MCALLEN -- It was the turn of the 20th century, and the Rio Grande Valley was only a string of newly-founded communities capitalizing off the rich soil on the banks of the Rio Grande.

Instead of Interstate 2 and Interstate 69, much of the traffic in and out of McAllen came via railroad -- one the same tracks that today’s Valley-dwellers are only ever aware of when it beefs up traffic.

In 1918, a group of McAllen business leaders noticed something was missing in their community. Besides two small bed and breakfasts in what is today downtown McAllen, there was no place to house visiting business leaders while they scoped financial opportunities on the border.

On what used to be a deer park, they built the Casa De Palmas hotel -- the first complete hotel of luxury in the Valley. The hotel boasted an hacienda-style architecture, much of which is still in-tact today.

At the time they would give out match cases that read: “The Valley’s Most Beautiful Hotel Across From Old Mexico,” a statement that Princie Martinez, corporate sales manager for the hotel, believes still holds true today, minus the match boxes.

“We want to keep that Spanish charm that we have, but kind of bring in the more modern amenities and continue to pride ourselves in bringing the best in hospitality,” she said.

Today, the hotel still serves the same purpose: being the temporary home for visiting business leaders. Those making business ties with the Valley’s agricultural industry and the maquiladora plants in Mexico are usually the hotel’s frequent clients, Martinez said.

“They feel at home here,” she said, adding that many are repeated visitors. “A lot of the staff here has been here for so long, too, so they get to know them.”

Felicita Garcia, a housekeeper at the hotel, has been working in the building for over 20 years.

“We don’t always know their names, but when we see them we say ‘hi,’” she said in Spanish, adding that they often get to know how the guests like their coffee, and how they prefer their room maintained.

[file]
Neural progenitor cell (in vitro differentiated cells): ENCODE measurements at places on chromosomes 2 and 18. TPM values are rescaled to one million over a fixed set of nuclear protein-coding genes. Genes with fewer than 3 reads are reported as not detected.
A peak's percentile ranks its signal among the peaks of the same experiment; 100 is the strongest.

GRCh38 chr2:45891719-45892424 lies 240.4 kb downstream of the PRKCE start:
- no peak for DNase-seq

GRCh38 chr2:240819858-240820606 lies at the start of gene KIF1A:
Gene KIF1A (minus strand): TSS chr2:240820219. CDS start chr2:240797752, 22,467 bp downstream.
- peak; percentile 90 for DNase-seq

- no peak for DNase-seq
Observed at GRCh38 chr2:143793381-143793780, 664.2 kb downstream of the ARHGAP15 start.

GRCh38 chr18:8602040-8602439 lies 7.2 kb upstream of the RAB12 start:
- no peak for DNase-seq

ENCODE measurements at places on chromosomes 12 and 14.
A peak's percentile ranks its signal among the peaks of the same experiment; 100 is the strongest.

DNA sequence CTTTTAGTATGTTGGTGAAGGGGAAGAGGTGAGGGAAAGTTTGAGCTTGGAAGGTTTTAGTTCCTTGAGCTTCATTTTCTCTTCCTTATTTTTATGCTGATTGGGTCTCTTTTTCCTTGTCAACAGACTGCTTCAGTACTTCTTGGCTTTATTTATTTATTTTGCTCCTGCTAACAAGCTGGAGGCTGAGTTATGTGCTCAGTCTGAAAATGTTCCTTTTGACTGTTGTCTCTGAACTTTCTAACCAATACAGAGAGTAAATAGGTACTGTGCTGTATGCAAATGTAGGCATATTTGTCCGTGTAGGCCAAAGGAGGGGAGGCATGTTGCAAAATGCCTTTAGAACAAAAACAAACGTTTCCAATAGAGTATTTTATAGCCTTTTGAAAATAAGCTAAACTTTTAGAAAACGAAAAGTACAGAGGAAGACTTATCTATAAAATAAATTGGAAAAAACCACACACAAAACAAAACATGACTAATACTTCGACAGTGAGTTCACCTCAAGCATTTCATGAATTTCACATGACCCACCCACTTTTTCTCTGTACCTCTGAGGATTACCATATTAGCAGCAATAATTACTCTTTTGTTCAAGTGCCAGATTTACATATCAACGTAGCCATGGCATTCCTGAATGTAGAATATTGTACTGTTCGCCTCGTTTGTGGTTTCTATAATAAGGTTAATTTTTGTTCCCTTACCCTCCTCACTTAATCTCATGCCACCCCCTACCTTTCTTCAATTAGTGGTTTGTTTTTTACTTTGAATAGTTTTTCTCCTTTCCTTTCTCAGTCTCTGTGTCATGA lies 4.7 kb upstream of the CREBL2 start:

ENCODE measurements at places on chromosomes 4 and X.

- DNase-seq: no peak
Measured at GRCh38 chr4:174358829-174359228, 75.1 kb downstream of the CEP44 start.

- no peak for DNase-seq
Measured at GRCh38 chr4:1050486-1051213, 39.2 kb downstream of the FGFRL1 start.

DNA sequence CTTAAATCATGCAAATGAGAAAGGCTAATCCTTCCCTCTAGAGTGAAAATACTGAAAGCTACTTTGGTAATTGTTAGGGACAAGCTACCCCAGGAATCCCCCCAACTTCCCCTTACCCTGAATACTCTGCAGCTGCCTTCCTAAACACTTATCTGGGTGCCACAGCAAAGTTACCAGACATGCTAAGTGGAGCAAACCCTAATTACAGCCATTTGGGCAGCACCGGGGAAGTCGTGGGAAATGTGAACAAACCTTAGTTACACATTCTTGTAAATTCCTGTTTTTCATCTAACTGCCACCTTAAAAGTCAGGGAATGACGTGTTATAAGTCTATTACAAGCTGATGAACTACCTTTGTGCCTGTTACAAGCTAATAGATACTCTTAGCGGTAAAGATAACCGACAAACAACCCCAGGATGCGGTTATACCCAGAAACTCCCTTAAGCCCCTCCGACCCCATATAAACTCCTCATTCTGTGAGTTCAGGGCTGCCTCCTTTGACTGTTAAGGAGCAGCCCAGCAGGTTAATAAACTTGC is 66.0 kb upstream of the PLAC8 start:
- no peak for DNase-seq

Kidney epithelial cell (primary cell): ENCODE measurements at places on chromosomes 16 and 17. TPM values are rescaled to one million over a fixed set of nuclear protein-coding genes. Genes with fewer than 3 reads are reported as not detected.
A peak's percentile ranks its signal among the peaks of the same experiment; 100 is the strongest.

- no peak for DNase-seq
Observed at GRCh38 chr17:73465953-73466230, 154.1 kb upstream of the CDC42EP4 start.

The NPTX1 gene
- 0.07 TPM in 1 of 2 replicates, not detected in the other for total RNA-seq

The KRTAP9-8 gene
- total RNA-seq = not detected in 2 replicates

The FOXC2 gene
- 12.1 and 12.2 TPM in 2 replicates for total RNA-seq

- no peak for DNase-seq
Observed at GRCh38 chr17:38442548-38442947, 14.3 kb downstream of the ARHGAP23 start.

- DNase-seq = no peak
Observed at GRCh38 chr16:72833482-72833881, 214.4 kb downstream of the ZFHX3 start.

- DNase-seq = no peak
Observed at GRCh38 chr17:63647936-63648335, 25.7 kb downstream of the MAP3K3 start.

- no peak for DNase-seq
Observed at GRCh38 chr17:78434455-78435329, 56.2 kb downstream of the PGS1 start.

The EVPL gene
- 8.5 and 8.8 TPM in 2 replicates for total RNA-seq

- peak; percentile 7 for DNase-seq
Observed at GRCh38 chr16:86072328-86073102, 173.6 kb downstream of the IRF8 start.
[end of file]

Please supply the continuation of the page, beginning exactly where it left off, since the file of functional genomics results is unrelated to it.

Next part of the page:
Some guests, however, come seeking a completely different hotel experience.

“A lot of people come and ask if there’s ghosts,” Garcia said. “It’s happened to me, especially when I work at night.”

The most notable ghost tale associated with the hotel is that of a woman named Roxanne, who hotel staff refer to simply as their long-term guest.

Legend goes that Roxanne, a long-time former employee, committed suicide years ago. She is said to roam the third floor of the hotel, sporting long, flowing hair and a white gown.

In one of Garcia’s handful of paranormal experiences at the hotel, she was heading over to check on a room that was vacant. When she knocked, a woman’s clear voice responded to her, and after checking the room later it was empty and clean.

“There are ghosts, you can feel them,” she said. “I’m not usually the one to get scared, but sometimes you can just feel it in your spine.”

But the hotel doesn’t shy away from its haunted reputation, either. It is all part of the history and the culture that comes with having a hotel with a century a service under their belt.

Besides ghost hunters, they’ve also housed a few celebrities during their visits to the Rio Grande Valley.

The hotel isn’t allowed to disclose explicit customer information, so it’s unclear exactly how many or what celebrities have stayed there. The most recent high-profile visit, however, was from Justin Bieber in 2014, who Martinez said rented out a whole floor at the hotel.

Even though Casa De Palmas is no longer the only hotel of luxury in the area, it still has a leg up over the sparkling-new hotels surrounding the McAllen Convention Center.

“We’re not just a shiny box,” Martinez said. Although it’s acquired plenty of new amenities, it’s still kept much of what’s made it great throughout the years.

Small details like the original metal door-stoppers and the porcelain art on some of the walls keep the original Spanish decor, making it a truly timeless building.

“Whenever I meet those locals they always have stories from when they used to come here,” Martinez said.

In the 1980’s there used to be a club on the second floor, in the “Ruby Red” room, which today hosts formal gatherings.

Some have told Martinez stories of having their first kiss under the Kigelia Africana, or “sausage tree” that stands in front of the hotel doors at about the same height of the building, with long hanging vines that litter the ground surface with bright red flowers. The African species is a few of its kind in the Valley, and easy to spot out.

Hotel officials hope to take things back to when it opened in 1918, when it served as the social, civic and business center of McAllen. With their 100th anniversary coming up, the hotel has several events lined up to engage locals.

With it’s hacienda-style architecture and sky-high palm trees, today it’s a prime location among Instagram users, brides-to-be and quinceañera searching for that perfect image.

While the hotel has gone through several renovations over the years, it remains an unmistakable landmark at the center of the city -- “The Valley’s Most Beautiful Hotel Across From Old Mexico,” if you will.